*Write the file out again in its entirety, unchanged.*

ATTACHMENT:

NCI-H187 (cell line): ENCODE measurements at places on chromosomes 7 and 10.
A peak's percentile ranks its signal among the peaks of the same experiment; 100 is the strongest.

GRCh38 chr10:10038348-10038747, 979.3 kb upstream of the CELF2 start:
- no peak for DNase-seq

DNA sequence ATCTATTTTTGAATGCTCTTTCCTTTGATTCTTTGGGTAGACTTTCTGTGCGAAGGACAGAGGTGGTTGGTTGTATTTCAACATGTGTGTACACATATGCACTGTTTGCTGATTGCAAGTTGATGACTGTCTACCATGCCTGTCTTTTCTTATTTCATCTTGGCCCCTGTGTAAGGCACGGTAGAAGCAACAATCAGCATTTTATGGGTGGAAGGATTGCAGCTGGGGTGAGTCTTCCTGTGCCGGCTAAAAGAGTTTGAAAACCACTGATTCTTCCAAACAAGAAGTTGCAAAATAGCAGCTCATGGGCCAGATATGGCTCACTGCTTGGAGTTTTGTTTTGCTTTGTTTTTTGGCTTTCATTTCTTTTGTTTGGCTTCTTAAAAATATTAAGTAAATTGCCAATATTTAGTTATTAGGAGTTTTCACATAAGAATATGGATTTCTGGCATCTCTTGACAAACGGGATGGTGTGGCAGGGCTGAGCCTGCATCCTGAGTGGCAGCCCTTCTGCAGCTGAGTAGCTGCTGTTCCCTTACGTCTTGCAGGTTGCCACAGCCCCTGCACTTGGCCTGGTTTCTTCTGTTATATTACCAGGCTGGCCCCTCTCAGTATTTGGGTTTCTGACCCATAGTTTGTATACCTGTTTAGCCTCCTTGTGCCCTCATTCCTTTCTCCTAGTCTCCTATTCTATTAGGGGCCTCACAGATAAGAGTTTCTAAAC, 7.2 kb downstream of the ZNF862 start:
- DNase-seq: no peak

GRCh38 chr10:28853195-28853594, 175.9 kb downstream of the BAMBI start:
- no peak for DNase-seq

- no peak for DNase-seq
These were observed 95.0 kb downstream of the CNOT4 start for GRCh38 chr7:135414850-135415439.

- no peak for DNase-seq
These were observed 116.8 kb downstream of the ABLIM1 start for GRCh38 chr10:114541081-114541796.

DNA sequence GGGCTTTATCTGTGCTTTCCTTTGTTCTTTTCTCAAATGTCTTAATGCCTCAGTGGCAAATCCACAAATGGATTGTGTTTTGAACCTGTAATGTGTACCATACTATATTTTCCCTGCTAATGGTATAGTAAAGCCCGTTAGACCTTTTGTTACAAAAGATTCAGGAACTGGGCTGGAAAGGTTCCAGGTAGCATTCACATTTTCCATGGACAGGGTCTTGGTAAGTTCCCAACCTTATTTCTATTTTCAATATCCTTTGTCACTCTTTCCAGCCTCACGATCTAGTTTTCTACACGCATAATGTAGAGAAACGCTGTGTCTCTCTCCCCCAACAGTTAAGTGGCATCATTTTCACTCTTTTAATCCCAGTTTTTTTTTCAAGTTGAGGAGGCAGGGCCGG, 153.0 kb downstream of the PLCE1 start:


NCI-H187 (cell line): ENCODE measurements at places on chromosomes 7 and 10.
A peak's percentile ranks its signal among the peaks of the same experiment; 100 is the strongest.

GRCh38 chr10:10038348-10038747, 979.3 kb upstream of the CELF2 start:
- no peak for DNase-seq

DNA sequence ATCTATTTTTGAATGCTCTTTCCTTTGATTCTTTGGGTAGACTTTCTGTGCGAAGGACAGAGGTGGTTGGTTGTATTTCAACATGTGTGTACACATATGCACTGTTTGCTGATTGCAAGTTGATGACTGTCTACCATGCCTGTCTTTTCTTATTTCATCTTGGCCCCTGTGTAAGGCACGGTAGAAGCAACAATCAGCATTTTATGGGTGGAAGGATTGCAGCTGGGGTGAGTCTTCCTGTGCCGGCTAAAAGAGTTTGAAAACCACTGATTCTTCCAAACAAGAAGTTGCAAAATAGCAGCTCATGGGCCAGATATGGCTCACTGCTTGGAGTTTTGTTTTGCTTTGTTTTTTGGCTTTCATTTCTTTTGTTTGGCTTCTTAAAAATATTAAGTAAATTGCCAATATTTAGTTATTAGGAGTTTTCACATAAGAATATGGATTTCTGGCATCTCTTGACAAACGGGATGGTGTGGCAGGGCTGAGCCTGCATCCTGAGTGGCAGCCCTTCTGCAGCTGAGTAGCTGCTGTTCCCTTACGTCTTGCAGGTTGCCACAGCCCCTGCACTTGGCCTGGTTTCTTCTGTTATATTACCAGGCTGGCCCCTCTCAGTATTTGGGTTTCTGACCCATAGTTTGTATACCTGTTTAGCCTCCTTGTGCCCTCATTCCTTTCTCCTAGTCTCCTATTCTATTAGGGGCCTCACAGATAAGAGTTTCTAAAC, 7.2 kb downstream of the ZNF862 start:
- DNase-seq: no peak

GRCh38 chr10:28853195-28853594, 175.9 kb downstream of the BAMBI start:
- no peak for DNase-seq

- no peak for DNase-seq
These were observed 95.0 kb downstream of the CNOT4 start for GRCh38 chr7:135414850-135415439.

- no peak for DNase-seq
These were observed 116.8 kb downstream of the ABLIM1 start for GRCh38 chr10:114541081-114541796.

DNA sequence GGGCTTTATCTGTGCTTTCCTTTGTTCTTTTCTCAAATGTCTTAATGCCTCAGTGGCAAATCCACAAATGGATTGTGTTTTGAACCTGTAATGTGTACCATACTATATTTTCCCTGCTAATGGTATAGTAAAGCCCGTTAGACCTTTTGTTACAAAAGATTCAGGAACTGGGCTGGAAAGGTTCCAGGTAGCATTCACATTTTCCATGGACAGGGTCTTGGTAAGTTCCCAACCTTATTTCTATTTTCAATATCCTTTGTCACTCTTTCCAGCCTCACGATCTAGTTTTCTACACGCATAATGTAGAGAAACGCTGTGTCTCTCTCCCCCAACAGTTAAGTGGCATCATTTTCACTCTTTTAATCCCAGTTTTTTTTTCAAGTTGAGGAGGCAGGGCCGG, 153.0 kb downstream of the PLCE1 start: